This timeframe can be very difficult in the modern age, because a decision can be put onto a website and the whole world is deemed to be informed of that decision at that time.  Not seeing something on a public website may not assist you in court.  One case we were involved with had to be stopped before it began because a Council had put a new rule about back-dating care home fees in certain circumstances (thus locking a large number of care homes out of the back-dated payments) on its website.  Despite that there was no logical way that the care homes could have known it was there, it was the view of the solicitors and barristers that putting it on the website started the clock, and we were instructed just after the sixth month, making a Judicial Review unlikely.

The Courts can be very stringent in regards to this rule.  There have been cases decided wherein the decision was taken but not made publicly available, but the court found the three-month period for starting the case to run from the date of the decision and not the date at which it was made public (again involving a council).

It is therefore essential that if a decision is made and you wish to challenge it, you urgently speak to a solicitor that understands judicial review.  Trying to write to the body and seek agreement or seek to have them change their decision will only result in time being lost. If you are not prompt in issuing your application – even if you issue it before the three-month date – a Court may reject your application.  It is far better to speak to experienced solicitors like Muldoon Britton first and identify the best course of action.

Process

 The first step for a judicial review is to send a letter of claim pursuant to the pre-action protocol for judicial review.  It is imperative that this is done with speed.

Whilst waiting for a response the case should be evidenced.  This usually involved witness statement evidence being produced and all documents and information relating to a decision (or refusal/failure to make a decision) being identified and collated.  The application for permission to bring the judicial review needs to be perfected during this period. This is in most cases going to involved a significant amount of work, with the attendant costs.

Experienced barristers must be used from day one to ensure that the right evidence is produced and that it is produced in such a way as to best assist the Court.

When considering a judicial review, you must appreciate the time scales involved. An application for permission must be issued promptly.  That is an expensive process with the added down-side that the other side – the public body – may simply respond to your letter of claim by withdrawing their decision or providing a decision (or amending one already made).  At that stage your original judicial review application must stop.  This usually means a very large amount of work and costs will have been expended and the letter from the otherside removes the decision/failure to make a decision, with no way of recovering the costs incurred.  But if those substantial costs are not incurred, it is often the case that an application for permission could not be issued.  You must consider this issue very carefully.

Instruct Muldoon Britton

Muldoon Britton is a litigation only firm.  Kalvin Chapman in the Manchester office has worked for a Council, for the Department for Health and, in private practice, had the Child Support Agency as a client.  Muldoon Britton is made up of litigators, whose only job is to fight for the rights of clients.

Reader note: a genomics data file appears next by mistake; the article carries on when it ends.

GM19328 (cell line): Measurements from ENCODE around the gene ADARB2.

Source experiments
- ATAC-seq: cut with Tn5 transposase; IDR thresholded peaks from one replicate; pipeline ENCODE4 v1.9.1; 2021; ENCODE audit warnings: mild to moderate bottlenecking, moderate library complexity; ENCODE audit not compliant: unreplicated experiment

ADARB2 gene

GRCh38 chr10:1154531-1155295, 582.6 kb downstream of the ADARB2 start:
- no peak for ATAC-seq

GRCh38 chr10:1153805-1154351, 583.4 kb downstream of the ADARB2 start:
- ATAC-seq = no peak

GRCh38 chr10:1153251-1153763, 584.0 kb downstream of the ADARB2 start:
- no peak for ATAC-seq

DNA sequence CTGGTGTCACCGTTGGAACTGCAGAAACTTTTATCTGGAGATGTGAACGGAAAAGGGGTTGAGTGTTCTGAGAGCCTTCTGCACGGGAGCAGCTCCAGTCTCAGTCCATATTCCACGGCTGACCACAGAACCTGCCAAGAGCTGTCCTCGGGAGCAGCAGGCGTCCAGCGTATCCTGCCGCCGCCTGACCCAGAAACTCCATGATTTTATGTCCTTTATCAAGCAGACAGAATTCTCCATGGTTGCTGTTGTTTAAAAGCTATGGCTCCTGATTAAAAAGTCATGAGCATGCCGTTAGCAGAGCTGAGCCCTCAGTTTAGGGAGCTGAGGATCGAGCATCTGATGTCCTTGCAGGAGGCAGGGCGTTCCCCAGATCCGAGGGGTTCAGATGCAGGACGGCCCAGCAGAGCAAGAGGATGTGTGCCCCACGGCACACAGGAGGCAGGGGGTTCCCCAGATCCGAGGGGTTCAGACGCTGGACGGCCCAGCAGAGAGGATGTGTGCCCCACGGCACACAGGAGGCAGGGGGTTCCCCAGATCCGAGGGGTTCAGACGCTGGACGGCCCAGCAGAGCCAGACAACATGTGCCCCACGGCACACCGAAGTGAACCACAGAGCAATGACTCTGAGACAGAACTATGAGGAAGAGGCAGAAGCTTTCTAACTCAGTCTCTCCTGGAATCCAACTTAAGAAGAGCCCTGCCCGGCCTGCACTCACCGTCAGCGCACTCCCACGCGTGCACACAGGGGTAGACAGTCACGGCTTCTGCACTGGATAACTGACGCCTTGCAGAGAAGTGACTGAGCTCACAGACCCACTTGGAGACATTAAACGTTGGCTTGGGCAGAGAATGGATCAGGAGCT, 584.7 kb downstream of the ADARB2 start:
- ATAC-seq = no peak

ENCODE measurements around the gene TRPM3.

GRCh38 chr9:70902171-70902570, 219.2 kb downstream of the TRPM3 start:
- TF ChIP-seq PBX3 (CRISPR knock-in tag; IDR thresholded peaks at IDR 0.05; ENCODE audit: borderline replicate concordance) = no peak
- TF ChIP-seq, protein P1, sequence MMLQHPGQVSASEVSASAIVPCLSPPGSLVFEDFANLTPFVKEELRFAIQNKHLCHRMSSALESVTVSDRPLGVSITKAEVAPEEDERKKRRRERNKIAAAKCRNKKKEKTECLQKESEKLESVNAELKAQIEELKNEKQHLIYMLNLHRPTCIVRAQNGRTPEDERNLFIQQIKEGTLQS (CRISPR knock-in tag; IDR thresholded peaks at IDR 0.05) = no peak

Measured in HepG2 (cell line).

As a litigation only firm we have no conflicts with any public body (including local councils) in the same way that we have no conflicts with any banks.  We are free to fight on behalf of our clients.

We have the knowledge and experience.  We understand central & local government decision processes.  We know and understand the litigation process.  It is essential that you do not waste any time, because every day counts on a potential judicial review case. Call our Manchester office on 0161 826 6922.

Examples

(on the application of Ingenious Media Holdings Plc) v Revenue and Customs Commissioners [2016] UKSC 54

Ingenious was the subject of litigation involving tax avoidance or tax mitigation.  In June 2012, after an off-the-record interview with a senior HMRC officer, a newspaper published two articles about film schemes and tax avoidance.  Ingenious was named, and it was agreed that HMRC had passed their name to the newspaper.  Ingenious claimed a straightforward claim for breach of the common law duty of confidentiality and issued an application for permission to review the decision of HMRC to pass their name to the newspaper.  The High Court rejected their application, but this was reversed on appeal at the Supreme Court.

R. (on the application of Nash) v Barnet LBC [2013] EWCA Civ 1004

The claimant sought permission to pursue a judicial review in respect of a respondent local authority’s decisions to outsource a number of its functions and services was out of time.  The LA awarded contracts and the claimant sought to challenge this.  This was rejected by the High Court as being out of time, and the Court of Appeal determined that the reviewable decision was the decision not to consult on the out-sourcing, meaning that the application for permission had been brought substantially out of time.

R. (on the application of Bevan & Clarke LLP) v Neath Port Talbot CBC [2012] EWHC 236 (Admin)

The Local Authority awarded a 5.7% funding increase for the financial year 2011/12.  The care home operators sought to review that decision, claiming it did not amount to the actual cost of funding (as charged by the Claimant).  The application was refused.  Such decisions are amenable to judicial review, but what sums the care home operator charged was a private matter between them and their residents.  The fee increase by the Local Authority was allowed even when considering that the Local Authority had, in setting the fee, considered its own resources and the impact of awarding a higher fee increase.